The Migration and Refugees Section of the Dicastery for the Service for Integral Human Development has published the document “Pastoral Orientations on Human Trafficking”, with the aim of understanding, recognizing, preventing, and eradicating the plague of the trafficking of persons, protecting the victims, and promoting the recovery of survivors. Read and dowload the document.

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Orientations pastorales sur la traite des personnes

La Section « migrants et réfugiés » du Dicastère pour le service du développement humain intégral a publié le document « Orientations pastorales sur la traite de personnes ». Il est le fruit d’un processus de consultation des Conférences épiscopales, des organisations catholiques et des congrégations religieuses. Il présente  des orientations pastorales pour comprendre, reconnaître, prévenir et vaincre le fléau du trafic de personnes, protéger les victimes et promouvoir la réhabilitation des survivants ». Lire le résumé du document en français.

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Misionera en una residencia de mayores

Estoy feliz y contenta. Rezo, ayudo, y cuando tengo tiempo libre veo algún partido de futbol… y cuando no duermo bien oigo música clásica.

Ayudo en lo que puedo. Visito a los enfermos de la residencia cuando están en el hospital y hago los recados para los que no pueden salir.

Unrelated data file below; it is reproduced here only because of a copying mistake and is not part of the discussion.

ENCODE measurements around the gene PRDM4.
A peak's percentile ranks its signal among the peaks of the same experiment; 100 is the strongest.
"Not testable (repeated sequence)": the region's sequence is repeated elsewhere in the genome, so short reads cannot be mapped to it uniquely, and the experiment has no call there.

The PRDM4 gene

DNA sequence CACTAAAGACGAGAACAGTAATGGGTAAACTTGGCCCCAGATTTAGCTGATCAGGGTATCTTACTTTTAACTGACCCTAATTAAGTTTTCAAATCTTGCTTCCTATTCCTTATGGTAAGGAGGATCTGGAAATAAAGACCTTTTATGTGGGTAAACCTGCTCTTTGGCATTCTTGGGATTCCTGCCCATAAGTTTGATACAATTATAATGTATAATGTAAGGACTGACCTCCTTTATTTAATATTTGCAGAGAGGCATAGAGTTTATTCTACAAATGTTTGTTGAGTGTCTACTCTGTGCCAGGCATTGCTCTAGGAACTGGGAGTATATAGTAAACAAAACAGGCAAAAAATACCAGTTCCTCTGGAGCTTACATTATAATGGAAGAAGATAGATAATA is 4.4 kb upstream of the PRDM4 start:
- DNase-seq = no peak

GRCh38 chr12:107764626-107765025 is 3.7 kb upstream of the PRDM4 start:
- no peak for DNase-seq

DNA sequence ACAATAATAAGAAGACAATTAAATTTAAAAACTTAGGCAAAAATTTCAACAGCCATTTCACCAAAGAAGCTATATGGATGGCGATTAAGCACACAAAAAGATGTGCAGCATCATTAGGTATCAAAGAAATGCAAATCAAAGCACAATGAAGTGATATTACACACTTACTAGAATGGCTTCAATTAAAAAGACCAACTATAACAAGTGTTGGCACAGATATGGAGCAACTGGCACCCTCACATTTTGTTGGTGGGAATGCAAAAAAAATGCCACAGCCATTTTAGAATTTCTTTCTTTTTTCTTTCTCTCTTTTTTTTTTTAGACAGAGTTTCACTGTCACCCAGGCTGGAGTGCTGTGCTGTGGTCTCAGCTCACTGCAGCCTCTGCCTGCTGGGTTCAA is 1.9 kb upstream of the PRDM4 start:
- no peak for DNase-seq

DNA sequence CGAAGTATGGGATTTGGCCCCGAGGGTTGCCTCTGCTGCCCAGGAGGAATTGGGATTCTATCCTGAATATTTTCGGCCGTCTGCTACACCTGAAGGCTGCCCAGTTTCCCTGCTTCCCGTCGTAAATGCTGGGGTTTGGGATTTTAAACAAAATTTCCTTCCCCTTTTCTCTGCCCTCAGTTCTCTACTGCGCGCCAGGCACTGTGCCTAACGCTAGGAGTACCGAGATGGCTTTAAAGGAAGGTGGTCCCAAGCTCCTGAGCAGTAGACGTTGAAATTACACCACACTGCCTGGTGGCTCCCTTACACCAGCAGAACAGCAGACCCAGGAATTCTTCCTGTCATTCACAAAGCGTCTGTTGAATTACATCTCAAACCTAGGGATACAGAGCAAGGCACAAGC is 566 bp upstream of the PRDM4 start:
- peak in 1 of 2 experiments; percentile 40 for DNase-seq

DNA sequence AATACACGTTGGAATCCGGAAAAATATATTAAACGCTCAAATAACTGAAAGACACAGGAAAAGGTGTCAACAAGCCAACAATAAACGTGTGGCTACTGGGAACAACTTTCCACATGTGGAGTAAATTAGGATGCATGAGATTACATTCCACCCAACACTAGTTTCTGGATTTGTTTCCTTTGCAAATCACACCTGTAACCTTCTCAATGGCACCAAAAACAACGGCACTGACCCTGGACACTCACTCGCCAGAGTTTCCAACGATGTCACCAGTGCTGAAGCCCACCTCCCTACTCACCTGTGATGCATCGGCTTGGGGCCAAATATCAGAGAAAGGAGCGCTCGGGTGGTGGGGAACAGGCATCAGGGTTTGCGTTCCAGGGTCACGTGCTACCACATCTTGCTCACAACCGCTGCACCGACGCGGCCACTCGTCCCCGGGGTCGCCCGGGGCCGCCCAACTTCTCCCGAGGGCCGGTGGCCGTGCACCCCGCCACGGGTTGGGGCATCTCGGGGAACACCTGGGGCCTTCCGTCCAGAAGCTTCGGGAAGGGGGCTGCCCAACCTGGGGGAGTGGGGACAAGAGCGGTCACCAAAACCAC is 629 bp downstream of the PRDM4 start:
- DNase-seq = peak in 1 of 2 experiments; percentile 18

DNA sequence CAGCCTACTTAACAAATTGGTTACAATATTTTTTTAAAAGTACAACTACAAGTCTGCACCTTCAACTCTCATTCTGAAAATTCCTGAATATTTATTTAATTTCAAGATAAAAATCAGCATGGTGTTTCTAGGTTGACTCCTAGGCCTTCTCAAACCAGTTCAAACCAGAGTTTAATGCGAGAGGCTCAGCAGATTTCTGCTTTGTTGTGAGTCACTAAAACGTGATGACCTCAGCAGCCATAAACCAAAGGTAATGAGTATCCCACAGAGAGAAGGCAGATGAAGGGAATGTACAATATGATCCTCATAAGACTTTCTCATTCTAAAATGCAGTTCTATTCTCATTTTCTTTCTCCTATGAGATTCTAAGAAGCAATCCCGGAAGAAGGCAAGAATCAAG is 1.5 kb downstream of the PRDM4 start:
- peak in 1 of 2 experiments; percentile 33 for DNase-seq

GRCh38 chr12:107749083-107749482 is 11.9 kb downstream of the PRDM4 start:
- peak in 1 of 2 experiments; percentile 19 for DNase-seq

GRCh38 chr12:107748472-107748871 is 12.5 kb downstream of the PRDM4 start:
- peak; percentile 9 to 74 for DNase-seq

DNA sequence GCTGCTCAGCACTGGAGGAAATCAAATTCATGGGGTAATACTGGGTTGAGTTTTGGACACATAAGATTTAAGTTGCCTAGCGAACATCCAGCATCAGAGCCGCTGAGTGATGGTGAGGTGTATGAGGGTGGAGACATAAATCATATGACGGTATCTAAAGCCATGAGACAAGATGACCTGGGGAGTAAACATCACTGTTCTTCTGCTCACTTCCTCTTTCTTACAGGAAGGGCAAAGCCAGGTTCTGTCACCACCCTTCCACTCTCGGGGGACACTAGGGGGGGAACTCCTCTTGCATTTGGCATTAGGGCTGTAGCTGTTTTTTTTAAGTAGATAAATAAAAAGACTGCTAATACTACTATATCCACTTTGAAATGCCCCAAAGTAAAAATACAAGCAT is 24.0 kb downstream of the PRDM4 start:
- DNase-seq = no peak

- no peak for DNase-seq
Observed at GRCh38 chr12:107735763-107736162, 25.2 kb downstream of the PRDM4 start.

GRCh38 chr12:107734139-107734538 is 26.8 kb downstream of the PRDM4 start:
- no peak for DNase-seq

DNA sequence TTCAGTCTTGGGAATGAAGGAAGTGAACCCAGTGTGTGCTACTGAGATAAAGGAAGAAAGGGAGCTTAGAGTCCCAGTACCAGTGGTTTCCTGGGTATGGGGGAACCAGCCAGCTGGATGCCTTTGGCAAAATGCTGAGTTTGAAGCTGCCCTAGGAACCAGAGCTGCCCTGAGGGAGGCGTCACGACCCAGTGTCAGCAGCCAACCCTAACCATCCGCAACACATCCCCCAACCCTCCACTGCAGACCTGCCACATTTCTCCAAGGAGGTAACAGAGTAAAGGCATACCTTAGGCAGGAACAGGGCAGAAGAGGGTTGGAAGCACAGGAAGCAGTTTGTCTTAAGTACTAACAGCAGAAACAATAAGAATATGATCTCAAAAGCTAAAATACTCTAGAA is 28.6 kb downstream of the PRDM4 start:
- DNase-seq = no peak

Hay personas que se sienten muy solas y necesitan hablar y voy a verlas para charlar con ellas. Estoy atenta a los que están enfermos. Les visito diariamente en la residencia o en el hospital, aún cuando están en cuidados intensivos. Les pregunto como están, si tienen visitas, si comen bien… Vamos, una conversación corriente. Me intereso por ellos. Les animo a comer si no tienen apetito. Si lloran les doy ánimos. Les escucho. Si son creyentes y quieren ver al sacerdote le aviso para que vaya a verles. Cuando muere alguien voy al entierro.

El otro dia una asistenta social me dice: “Laura, tú no sabes el buen papel que haces en el hospital”.

Estoy feliz y contenta. Rezo, ayudo, y cuando tengo tiempo libre veo algún partido de futbol… y cuando no duermo bien oigo música clásica.

Laura Fernández
Alcalá de Henares